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Eeeek!To Look at Their Phone Or Not To? THAT is the Question!
Episode 181st December 2021 • The 6570 Family Project • Nellie Harden
00:00:00 00:30:01

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Should you look at your kid's phones or not?  Ahhh!  The big question today!  Listen in while I walk with you through my own opinions and experiences and give you the deets as to what is happening in the texting and social media world with our kids today and then you can form your own opinions and make decisions for your family!

About the Host: (bio, personal links, resource links)

Nellie Harden is a wife of 20+ years, mom to 4 teen/tween daughters, dreamer, adventurer, servant, multipreneur, forever student, and a devoted teacher, but her ride-or-die passion is her work as a Family Life Coach & Mentor.  

Coming from a career background in marine mammal sciences, behavioral work, and a host of big life experiences, both great and not some not so great, she decided that designing a life of purpose and freedom was how she and her husband, along with their 4 daughters, wanted to live.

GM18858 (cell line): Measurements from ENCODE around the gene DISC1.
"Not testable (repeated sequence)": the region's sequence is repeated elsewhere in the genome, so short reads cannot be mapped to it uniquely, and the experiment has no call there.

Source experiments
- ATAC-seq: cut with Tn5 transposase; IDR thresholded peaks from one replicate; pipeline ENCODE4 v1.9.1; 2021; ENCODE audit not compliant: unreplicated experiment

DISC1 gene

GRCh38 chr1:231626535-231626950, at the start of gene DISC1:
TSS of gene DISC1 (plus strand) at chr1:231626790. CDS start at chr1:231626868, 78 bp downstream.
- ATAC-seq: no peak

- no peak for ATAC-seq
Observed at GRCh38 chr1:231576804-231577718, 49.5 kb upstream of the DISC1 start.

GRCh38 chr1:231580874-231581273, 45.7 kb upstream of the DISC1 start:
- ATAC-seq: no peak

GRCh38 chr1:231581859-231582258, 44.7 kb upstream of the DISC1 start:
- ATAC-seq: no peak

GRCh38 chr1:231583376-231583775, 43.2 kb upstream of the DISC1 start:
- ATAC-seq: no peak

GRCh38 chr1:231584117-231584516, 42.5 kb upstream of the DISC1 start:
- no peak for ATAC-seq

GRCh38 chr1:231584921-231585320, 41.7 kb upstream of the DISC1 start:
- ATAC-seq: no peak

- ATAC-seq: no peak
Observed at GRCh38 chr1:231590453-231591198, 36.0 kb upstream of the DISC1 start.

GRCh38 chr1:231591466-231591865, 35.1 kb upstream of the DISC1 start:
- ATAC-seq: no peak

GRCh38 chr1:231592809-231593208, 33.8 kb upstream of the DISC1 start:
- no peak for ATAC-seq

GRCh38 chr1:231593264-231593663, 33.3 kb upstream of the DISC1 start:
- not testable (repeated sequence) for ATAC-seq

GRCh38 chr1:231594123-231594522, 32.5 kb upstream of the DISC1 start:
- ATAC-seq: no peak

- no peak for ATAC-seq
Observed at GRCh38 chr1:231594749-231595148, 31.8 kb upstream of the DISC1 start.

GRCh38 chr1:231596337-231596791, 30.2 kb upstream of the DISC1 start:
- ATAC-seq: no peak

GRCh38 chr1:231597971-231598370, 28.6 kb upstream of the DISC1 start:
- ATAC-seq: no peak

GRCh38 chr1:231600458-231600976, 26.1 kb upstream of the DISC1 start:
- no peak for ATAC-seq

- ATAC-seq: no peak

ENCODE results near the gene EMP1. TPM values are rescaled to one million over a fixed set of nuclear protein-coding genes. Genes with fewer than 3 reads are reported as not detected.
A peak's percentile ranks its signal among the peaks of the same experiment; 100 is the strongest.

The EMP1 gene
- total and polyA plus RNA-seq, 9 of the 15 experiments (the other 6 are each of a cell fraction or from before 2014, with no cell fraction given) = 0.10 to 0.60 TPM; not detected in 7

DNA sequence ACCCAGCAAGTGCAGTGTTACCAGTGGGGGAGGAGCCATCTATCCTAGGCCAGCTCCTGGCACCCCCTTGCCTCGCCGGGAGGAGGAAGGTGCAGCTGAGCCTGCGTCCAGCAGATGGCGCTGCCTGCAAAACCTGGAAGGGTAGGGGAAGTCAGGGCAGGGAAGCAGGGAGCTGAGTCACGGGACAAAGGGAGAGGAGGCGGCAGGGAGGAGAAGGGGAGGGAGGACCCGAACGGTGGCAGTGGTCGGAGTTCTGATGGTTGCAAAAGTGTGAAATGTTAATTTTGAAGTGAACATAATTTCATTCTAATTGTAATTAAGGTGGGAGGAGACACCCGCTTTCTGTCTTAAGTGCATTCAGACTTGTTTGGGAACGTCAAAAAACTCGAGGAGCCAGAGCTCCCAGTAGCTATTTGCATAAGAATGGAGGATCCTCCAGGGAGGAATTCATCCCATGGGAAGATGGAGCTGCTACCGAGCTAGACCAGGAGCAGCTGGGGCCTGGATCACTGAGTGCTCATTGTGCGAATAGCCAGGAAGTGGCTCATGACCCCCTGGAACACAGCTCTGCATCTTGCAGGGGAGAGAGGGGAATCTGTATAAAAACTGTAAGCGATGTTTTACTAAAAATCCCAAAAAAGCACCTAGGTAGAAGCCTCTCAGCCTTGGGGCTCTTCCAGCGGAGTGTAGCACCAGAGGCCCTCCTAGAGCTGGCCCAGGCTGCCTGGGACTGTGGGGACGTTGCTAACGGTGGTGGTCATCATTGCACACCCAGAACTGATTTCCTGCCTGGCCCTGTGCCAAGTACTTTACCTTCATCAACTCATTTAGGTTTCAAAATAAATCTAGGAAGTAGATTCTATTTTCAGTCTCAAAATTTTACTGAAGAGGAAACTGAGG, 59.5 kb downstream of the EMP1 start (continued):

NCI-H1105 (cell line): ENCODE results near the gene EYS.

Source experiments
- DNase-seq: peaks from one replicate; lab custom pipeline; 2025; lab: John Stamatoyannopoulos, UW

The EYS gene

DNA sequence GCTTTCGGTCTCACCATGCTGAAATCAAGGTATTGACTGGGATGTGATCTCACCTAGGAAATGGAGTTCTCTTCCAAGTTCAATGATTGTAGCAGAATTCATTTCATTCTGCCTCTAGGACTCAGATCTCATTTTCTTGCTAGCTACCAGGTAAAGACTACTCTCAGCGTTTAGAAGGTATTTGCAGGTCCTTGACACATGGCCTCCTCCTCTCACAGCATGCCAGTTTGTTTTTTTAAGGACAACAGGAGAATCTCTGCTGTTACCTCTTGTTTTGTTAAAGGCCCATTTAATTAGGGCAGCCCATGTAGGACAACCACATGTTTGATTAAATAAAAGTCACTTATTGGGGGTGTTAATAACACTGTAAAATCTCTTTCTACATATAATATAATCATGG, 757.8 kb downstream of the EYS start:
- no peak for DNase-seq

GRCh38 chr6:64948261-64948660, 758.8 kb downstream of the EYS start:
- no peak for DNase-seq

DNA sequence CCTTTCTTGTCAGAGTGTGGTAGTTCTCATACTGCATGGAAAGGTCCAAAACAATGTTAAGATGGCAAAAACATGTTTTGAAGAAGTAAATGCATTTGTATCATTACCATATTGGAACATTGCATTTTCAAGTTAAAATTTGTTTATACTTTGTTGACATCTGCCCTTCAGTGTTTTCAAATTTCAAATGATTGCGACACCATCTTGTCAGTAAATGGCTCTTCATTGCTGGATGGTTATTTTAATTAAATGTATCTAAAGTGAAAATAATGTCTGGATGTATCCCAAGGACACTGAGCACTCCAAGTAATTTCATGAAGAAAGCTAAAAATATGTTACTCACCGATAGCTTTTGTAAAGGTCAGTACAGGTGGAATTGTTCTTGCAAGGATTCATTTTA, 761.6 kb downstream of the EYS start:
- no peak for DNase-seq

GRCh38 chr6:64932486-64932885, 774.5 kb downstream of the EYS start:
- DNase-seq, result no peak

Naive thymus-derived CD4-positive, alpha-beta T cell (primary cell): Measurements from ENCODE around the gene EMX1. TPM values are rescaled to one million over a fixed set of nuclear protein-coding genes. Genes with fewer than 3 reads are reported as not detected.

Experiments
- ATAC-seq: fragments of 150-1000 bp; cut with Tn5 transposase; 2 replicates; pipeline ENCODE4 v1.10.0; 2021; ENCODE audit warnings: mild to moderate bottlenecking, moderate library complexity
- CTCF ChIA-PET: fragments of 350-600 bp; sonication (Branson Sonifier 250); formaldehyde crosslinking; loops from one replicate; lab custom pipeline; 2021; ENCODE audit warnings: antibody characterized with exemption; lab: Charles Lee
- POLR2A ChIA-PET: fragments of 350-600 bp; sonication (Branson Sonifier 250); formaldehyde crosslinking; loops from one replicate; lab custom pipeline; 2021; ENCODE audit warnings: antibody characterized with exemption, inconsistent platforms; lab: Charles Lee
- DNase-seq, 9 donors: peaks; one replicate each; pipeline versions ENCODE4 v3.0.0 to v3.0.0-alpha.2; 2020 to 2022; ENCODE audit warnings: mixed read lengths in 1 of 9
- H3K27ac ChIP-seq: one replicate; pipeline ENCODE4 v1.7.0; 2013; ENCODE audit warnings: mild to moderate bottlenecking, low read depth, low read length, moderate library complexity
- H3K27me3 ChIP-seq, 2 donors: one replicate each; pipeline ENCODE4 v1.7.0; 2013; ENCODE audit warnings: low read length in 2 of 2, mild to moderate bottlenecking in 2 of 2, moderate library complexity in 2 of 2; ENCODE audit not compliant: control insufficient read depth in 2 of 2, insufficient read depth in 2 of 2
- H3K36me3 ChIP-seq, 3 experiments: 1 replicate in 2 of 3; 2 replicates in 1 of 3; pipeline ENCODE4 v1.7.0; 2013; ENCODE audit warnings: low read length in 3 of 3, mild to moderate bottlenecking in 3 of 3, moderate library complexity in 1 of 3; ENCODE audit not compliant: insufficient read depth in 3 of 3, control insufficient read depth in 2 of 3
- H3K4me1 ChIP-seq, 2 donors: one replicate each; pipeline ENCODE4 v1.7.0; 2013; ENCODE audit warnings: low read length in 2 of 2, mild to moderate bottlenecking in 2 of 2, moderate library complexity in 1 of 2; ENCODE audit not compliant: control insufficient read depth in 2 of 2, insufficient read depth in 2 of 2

Her work and passions exist in the realms of family and parent mentorship because she believes that a family filled with creativity, fun, laughter, challenge, adventure, problem-solving, hugs, good food, and learning can not only change a person’s life but is the best chance at positively changing the world.  

She helps families build Self-Led Discipline™ & Leadership Into their homes, sets their children up for a wildly successful life on their terms, and elevates the family experience with big joy, palpable peace, and everyday growth!

With a lifelong passion and curiosity in thought, choice, behavior, and growth she has found incredible joy in helping families shift perspective, find answers, and a path forward.

(Nellie has been coaching families for over 10 years and has degrees in Biology, Animal Behavior, and Psychology. )  

LINKS:

Family Success Vault- https://www.nellieharden.com/vault

Website- https://www.nellieharden.com

Online Community- https://www.facebook.com/groups/the6570project

Instagram- https://www.instagram.com/nellieharden/    

Facebook- https://www.facebook.com/nellie.harden/